Come celebrate Presidents’ Day at the Carnegie Museum of Art by getting a closer look at a pair of decanters once owned by President James Monroe.
These two water decanters are the only known surviving objects from an immense 340-piece service made for President Monroe in 1818 and 1819. The Monroe service has eluded scholars for almost 200 years—a large portion was damaged during Monroe’s riotous inaugural celebration and the remainder was last documented in 1833 when the White House sold a dozen glass decanters, two of which were almost certainly these decanters. Their whereabouts remained unknown until 2010.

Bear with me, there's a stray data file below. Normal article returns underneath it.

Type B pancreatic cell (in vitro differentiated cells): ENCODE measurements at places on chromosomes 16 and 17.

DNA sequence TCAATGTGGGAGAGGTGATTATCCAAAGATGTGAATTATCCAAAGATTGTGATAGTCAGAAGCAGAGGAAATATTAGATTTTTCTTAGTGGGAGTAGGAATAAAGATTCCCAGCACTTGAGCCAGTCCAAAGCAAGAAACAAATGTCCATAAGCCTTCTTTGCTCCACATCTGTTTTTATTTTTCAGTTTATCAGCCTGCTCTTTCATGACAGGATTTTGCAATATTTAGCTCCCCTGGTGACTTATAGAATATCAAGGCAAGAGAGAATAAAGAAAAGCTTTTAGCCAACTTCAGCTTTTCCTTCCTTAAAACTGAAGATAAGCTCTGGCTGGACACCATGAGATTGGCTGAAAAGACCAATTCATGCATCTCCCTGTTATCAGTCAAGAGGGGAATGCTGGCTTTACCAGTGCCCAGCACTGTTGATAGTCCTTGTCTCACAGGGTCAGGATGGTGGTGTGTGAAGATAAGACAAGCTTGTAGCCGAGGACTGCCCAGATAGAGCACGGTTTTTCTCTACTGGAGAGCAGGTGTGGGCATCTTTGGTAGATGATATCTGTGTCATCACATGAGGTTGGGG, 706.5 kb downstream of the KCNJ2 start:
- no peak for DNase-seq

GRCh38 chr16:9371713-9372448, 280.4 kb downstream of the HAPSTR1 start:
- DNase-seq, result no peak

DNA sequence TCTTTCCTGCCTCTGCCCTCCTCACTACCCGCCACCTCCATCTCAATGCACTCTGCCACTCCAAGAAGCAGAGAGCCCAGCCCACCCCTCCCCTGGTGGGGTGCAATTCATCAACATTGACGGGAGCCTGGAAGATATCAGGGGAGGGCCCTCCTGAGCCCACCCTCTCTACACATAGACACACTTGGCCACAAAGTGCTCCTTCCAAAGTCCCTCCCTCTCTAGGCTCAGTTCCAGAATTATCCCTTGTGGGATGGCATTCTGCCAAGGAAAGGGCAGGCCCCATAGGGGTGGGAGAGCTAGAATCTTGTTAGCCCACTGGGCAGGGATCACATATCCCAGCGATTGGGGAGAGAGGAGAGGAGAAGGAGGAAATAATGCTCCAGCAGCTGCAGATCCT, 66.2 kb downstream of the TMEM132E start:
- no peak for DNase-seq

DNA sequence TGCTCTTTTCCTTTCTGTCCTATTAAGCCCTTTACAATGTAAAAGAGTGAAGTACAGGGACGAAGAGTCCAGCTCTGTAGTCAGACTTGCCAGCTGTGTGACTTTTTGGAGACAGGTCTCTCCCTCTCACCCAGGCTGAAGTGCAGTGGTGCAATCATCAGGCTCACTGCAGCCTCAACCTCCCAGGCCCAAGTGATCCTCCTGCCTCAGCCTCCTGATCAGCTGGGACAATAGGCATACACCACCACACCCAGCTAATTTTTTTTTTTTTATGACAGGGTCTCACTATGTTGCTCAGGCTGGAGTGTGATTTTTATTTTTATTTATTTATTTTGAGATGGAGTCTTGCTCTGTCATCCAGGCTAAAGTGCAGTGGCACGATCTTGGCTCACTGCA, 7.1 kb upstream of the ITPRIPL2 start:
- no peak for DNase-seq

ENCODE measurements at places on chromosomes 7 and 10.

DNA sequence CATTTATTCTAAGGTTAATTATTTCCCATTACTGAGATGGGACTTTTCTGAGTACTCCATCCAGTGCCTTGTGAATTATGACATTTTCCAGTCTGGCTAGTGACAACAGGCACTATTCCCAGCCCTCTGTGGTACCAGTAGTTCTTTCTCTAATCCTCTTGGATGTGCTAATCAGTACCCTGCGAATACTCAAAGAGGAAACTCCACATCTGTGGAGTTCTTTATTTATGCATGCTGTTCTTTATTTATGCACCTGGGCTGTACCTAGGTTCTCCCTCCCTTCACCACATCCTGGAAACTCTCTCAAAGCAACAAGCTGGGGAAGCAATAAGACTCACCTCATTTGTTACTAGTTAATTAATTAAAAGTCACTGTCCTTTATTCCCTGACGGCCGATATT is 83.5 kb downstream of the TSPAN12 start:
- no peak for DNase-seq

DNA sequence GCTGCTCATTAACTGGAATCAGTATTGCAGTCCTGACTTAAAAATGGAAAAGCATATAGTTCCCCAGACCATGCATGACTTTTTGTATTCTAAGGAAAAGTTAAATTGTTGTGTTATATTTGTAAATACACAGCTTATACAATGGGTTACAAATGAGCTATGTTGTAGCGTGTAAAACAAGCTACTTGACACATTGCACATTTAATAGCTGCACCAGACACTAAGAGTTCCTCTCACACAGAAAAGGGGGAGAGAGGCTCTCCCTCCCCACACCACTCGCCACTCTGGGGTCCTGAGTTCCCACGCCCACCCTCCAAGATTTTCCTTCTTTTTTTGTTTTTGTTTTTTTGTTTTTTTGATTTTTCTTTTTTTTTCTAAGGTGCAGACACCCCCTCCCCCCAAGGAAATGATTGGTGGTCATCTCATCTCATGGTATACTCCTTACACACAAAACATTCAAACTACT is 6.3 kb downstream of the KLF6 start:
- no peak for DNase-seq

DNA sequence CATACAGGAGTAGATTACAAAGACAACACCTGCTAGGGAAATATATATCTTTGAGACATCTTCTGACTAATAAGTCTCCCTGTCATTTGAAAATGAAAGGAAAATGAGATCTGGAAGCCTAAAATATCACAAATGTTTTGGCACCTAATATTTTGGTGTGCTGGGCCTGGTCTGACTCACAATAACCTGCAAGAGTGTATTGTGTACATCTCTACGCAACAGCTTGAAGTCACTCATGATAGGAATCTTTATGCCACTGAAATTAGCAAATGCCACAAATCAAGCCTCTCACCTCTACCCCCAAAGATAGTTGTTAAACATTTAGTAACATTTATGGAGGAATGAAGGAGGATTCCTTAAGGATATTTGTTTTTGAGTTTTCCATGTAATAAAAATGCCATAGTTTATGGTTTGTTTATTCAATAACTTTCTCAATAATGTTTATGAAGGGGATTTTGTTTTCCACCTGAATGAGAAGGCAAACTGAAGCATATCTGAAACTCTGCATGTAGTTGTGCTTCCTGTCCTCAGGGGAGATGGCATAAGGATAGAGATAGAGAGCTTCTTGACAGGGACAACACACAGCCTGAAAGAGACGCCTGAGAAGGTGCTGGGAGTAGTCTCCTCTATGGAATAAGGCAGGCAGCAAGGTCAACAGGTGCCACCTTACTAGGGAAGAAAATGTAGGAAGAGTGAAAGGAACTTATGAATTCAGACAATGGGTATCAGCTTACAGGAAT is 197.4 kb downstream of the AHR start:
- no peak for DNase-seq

An early interpretation of the Great Seal of the United States, designed by secretary of the Continental Congress Charles Thomson and formally adopted by Congress in 1782, adorns the decanters. An eagle clutches an olive branch and a bundle of arrows in its talons, bearing a shield on its breast while stars encircle its head.
The patriotic decoration and presidential provenance are not the decanters’ only distinguishing qualities. Created by renowned Pittsburgh glass manufacturer Bakewell, Page & Bakewell, these objects are the earliest known fully cut and engraved American water decanters. Benjamin Bakewell is recognized as the “father of the American flint glass business,” having begun his glassmaking career in Pittsburgh in 1808 along the banks of the Monogahela River. Bakewell was renowned in America for its high quality, colorless, lead glass formula, perfected only shortly before the decanters were made. As Pittsburgh-made presidential products, the Monroe decanters are an important marker of our region’s industrial and artistic heritage. Come see them in the Ailsa Mellon Bruce Galleries of Decorative Arts and Design.